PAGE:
Crown Tuscan

by Russell Vogelsong
Issue 67 - November 1978

Cambridge Crown Tuscan, a royal name in itself, is the subject of our first article.

Cambridge Coral was introduced in 1929. Beginning in 1936 it was renamed Crown Tuscan. Cambridge made pink opaque glass for 24 years and it was a very popular line. Today it is avidly sought by collectors across the country.

Colors in Crown Tuscan will vary from a little pink opaque to a very dark pink or coral and sometimes items will be found in an almost tan color.

Color variation is due to improper mixing of the chemical compounds made up for each batch of glass. It had to be mixed within 1 gram or the color would vary from batch to batch.

No item, in any of the Cambridge books or catalogues should be ruled as "Not made in Crown Tuscan", as over 5,000 molds were used to develop the Cambridge line.

Seashell patterns seem to have been the most popular line of Crown Tuscan. Examples are the Flying Lady bowl, Nautilus shell vases and compotes, sea shell ashtrays, cigarette boxes, etc. (see next two pages for other examples).

Crown Tuscan will be found decorated in a variety of ways, from platinum decorated to hand enameled. Etched and gold encrusted items seem to have been the most popular and these were special order items.

Crown Tuscan Mark Often pieces are found acid stamped. The mark consists of: A crown with the word "Tuscan" below it. Below the word Tuscan is a triangle enclosing the letter "C" (see example shown here).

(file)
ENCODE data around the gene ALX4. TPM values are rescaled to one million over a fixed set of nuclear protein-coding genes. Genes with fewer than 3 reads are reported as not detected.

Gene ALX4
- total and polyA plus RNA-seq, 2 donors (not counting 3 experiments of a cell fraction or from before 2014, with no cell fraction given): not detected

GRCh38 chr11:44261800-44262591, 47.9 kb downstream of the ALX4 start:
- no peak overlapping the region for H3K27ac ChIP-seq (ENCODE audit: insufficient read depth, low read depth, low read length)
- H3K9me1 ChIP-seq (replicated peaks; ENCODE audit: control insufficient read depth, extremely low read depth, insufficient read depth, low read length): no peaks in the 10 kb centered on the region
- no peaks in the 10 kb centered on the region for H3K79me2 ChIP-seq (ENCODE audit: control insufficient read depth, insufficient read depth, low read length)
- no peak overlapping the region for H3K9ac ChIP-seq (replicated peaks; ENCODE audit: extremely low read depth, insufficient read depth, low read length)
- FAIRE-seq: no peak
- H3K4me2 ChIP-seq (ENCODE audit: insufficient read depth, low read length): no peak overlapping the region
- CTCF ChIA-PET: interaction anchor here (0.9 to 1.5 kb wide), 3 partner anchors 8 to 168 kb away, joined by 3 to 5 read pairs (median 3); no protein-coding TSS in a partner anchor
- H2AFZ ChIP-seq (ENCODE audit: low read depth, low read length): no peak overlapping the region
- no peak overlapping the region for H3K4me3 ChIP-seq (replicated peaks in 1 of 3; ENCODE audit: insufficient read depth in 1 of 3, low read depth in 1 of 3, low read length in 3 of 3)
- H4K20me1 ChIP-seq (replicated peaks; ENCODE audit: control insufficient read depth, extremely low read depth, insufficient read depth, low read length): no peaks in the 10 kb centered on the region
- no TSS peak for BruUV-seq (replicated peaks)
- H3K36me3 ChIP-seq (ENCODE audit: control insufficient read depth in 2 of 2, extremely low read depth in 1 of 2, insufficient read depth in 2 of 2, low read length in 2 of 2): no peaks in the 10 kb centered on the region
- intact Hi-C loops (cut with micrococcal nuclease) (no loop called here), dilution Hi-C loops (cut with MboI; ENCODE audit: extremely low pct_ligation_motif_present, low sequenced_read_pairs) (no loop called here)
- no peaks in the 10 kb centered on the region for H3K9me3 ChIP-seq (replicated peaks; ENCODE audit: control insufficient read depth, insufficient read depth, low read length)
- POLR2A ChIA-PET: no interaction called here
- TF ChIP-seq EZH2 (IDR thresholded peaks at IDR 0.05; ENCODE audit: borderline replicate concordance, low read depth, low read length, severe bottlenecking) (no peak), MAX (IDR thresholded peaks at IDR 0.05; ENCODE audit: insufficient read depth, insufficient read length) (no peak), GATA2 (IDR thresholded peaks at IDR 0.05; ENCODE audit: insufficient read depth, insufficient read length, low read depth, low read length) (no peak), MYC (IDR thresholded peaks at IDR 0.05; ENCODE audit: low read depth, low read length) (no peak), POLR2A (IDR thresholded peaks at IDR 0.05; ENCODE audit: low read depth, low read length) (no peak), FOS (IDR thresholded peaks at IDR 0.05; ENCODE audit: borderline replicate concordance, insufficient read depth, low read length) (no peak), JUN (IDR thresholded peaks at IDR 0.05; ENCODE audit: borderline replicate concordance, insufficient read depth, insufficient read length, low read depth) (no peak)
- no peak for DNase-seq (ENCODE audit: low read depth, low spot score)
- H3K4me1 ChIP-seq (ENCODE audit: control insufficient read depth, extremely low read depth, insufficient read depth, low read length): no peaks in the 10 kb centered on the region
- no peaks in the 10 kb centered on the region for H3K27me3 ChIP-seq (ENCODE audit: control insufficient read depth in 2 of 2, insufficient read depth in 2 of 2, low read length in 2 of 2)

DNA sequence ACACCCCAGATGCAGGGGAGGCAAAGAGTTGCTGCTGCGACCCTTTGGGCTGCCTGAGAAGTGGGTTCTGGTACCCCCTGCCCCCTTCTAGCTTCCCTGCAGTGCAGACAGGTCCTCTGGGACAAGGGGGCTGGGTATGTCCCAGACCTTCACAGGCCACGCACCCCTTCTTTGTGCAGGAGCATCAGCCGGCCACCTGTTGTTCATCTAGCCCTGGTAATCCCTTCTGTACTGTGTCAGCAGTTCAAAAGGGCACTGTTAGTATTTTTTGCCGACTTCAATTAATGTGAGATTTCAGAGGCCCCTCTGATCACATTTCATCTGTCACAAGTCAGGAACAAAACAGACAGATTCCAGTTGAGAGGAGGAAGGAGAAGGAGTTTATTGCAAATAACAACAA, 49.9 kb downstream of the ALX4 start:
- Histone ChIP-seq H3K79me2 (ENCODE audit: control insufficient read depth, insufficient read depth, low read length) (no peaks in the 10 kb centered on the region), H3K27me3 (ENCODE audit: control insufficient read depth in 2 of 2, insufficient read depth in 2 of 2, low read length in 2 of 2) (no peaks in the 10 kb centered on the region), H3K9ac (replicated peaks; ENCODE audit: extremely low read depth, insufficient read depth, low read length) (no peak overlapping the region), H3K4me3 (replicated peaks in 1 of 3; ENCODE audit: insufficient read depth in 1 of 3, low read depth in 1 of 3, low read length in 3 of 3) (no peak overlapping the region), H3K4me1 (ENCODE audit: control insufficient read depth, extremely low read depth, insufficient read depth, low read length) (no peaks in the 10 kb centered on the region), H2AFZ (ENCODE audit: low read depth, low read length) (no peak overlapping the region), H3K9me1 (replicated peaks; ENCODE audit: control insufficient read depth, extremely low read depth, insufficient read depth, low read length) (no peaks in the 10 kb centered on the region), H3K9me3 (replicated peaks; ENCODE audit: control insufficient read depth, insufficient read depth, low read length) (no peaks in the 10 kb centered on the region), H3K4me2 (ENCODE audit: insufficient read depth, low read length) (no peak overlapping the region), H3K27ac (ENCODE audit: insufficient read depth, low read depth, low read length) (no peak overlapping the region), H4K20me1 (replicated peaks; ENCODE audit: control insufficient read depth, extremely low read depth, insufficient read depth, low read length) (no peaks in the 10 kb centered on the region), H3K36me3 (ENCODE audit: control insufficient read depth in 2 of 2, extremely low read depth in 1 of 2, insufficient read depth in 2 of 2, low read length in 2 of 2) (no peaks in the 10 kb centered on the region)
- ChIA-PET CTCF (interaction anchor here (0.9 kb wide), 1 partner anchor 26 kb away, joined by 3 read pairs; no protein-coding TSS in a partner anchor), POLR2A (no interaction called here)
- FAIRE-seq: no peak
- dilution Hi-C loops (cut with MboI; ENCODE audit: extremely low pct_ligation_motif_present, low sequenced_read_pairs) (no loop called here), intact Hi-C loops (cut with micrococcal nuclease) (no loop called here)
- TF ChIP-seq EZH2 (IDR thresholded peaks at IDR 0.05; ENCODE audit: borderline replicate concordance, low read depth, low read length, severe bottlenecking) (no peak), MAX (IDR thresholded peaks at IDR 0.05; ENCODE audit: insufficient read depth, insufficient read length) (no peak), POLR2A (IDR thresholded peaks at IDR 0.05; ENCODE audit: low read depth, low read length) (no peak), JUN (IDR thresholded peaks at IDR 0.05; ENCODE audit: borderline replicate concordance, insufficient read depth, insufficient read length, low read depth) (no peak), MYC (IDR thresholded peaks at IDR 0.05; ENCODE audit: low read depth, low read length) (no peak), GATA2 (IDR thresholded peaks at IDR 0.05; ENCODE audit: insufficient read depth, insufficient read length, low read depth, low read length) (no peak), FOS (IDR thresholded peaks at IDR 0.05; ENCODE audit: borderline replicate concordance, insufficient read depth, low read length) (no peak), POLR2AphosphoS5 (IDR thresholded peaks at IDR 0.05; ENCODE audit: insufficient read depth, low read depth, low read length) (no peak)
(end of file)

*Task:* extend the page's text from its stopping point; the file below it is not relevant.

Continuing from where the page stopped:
A limited number of items have been found decorated in gold overlay and silver overlay, marked "Rockwell", from the Rockwell Silver Co., in Meriden, Conn. At this time we do not know if blanks were sent to Rockwell for Decoration and returned to the factory, or if they were purchased from Cambridge, decorated, and sold thru outlets, such as: Jewelry and Department stores, etc. If and when these questions are answered, we will report them.

Silk screen decoration seems to have been popular also, but was not quite as durable when constantly cleaned. Other pieces are known to have been etched and enameled in black, green and red.

There has been much discussion as to the items decorated at Cambridge. Recently we acquired a Crown Tuscan dish with the original label on the bottom which read, "Charlton Hand Decorated". We have also seen Fenton's Silver Crest Petticoat glass decorated exactly the same way and labeled "Charlton Hand Decorated". We can only assume that this was a small firm that bought glass blanks from different companies and decorated them.

The decoration consists of wreaths of roses and buds in red, green leaves and gold dots. Some have been found with a picture of a ship in harbor. We are sure many more designs and decorations will be found.

As we have traveled collecting Cambridge Glass, we have seen different pieces labeled Crown Tuscan that were not Crown Tuscan. The Cambridge Glass Co. was not the only manufacturer of pink opaque glass. We know that Fenton, Fostoria, Jeannette, Aladdin Lamp Co., and Westmoreland made this color and there may have been others.

Coloring in these items is sometimes found to be similar. None of these companies had any molds that would be confused with Cambridge. If you intend to collect Cambridge Glass of any type, I would advise you to send for books from the authors listed by us. Once you have studied thee books and have seen Crown Tuscan, chances are you will not be mistaken when you see it.


(Reprinted from Vogelsong Newsletter, Vol. I, No. 1, July, 1971.)

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